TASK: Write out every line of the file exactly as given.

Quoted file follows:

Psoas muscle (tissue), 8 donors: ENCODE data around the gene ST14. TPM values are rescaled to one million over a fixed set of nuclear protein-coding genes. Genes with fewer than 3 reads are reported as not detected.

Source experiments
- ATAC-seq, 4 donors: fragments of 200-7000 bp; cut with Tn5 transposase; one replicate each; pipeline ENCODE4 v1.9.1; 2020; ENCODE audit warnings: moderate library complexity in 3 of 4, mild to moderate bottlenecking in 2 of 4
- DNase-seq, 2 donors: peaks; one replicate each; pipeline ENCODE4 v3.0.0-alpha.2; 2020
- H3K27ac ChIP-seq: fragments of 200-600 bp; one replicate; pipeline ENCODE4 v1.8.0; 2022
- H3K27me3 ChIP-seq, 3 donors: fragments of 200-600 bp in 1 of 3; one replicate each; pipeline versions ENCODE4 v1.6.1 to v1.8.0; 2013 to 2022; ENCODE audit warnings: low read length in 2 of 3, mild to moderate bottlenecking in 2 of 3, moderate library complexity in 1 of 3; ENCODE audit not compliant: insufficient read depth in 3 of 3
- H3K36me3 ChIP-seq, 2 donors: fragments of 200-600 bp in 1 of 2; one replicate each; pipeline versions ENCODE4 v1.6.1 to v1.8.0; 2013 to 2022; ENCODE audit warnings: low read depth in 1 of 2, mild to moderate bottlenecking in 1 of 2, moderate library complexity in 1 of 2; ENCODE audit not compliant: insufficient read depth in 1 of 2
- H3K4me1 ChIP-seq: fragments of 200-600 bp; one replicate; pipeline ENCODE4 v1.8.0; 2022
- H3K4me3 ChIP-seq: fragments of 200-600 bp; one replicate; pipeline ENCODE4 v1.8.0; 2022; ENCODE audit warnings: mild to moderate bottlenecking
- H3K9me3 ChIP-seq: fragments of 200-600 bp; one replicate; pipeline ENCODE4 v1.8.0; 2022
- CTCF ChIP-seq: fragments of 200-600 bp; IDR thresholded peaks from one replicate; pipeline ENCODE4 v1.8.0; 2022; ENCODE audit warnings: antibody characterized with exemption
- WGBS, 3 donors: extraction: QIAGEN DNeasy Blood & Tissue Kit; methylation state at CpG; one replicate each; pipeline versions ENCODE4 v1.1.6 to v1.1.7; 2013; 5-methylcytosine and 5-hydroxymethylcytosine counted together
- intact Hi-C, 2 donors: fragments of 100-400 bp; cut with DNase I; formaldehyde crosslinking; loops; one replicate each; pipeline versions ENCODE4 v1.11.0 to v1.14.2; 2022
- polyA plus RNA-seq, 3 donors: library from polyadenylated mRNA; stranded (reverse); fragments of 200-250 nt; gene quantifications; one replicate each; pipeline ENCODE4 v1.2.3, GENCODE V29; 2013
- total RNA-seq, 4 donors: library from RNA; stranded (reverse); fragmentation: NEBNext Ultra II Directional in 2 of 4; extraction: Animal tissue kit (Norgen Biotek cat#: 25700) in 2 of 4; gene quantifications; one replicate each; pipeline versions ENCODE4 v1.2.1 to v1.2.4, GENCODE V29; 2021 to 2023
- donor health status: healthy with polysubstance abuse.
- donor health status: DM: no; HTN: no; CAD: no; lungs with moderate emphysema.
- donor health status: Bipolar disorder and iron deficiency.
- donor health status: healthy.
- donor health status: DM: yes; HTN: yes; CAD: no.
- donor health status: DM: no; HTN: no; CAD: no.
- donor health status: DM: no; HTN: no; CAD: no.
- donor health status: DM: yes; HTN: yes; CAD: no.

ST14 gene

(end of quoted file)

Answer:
Psoas muscle (tissue), 8 donors: ENCODE data around the gene ST14. TPM values are rescaled to one million over a fixed set of nuclear protein-coding genes. Genes with fewer than 3 reads are reported as not detected.

Source experiments
- ATAC-seq, 4 donors: fragments of 200-7000 bp; cut with Tn5 transposase; one replicate each; pipeline ENCODE4 v1.9.1; 2020; ENCODE audit warnings: moderate library complexity in 3 of 4, mild to moderate bottlenecking in 2 of 4
- DNase-seq, 2 donors: peaks; one replicate each; pipeline ENCODE4 v3.0.0-alpha.2; 2020
- H3K27ac ChIP-seq: fragments of 200-600 bp; one replicate; pipeline ENCODE4 v1.8.0; 2022
- H3K27me3 ChIP-seq, 3 donors: fragments of 200-600 bp in 1 of 3; one replicate each; pipeline versions ENCODE4 v1.6.1 to v1.8.0; 2013 to 2022; ENCODE audit warnings: low read length in 2 of 3, mild to moderate bottlenecking in 2 of 3, moderate library complexity in 1 of 3; ENCODE audit not compliant: insufficient read depth in 3 of 3
- H3K36me3 ChIP-seq, 2 donors: fragments of 200-600 bp in 1 of 2; one replicate each; pipeline versions ENCODE4 v1.6.1 to v1.8.0; 2013 to 2022; ENCODE audit warnings: low read depth in 1 of 2, mild to moderate bottlenecking in 1 of 2, moderate library complexity in 1 of 2; ENCODE audit not compliant: insufficient read depth in 1 of 2
- H3K4me1 ChIP-seq: fragments of 200-600 bp; one replicate; pipeline ENCODE4 v1.8.0; 2022
- H3K4me3 ChIP-seq: fragments of 200-600 bp; one replicate; pipeline ENCODE4 v1.8.0; 2022; ENCODE audit warnings: mild to moderate bottlenecking
- H3K9me3 ChIP-seq: fragments of 200-600 bp; one replicate; pipeline ENCODE4 v1.8.0; 2022
- CTCF ChIP-seq: fragments of 200-600 bp; IDR thresholded peaks from one replicate; pipeline ENCODE4 v1.8.0; 2022; ENCODE audit warnings: antibody characterized with exemption
- WGBS, 3 donors: extraction: QIAGEN DNeasy Blood & Tissue Kit; methylation state at CpG; one replicate each; pipeline versions ENCODE4 v1.1.6 to v1.1.7; 2013; 5-methylcytosine and 5-hydroxymethylcytosine counted together
- intact Hi-C, 2 donors: fragments of 100-400 bp; cut with DNase I; formaldehyde crosslinking; loops; one replicate each; pipeline versions ENCODE4 v1.11.0 to v1.14.2; 2022
- polyA plus RNA-seq, 3 donors: library from polyadenylated mRNA; stranded (reverse); fragments of 200-250 nt; gene quantifications; one replicate each; pipeline ENCODE4 v1.2.3, GENCODE V29; 2013
- total RNA-seq, 4 donors: library from RNA; stranded (reverse); fragmentation: NEBNext Ultra II Directional in 2 of 4; extraction: Animal tissue kit (Norgen Biotek cat#: 25700) in 2 of 4; gene quantifications; one replicate each; pipeline versions ENCODE4 v1.2.1 to v1.2.4, GENCODE V29; 2021 to 2023
- donor health status: healthy with polysubstance abuse.
- donor health status: DM: no; HTN: no; CAD: no; lungs with moderate emphysema.
- donor health status: Bipolar disorder and iron deficiency.
- donor health status: healthy.
- donor health status: DM: yes; HTN: yes; CAD: no.
- donor health status: DM: no; HTN: no; CAD: no.
- donor health status: DM: no; HTN: no; CAD: no.
- donor health status: DM: yes; HTN: yes; CAD: no.

ST14 gene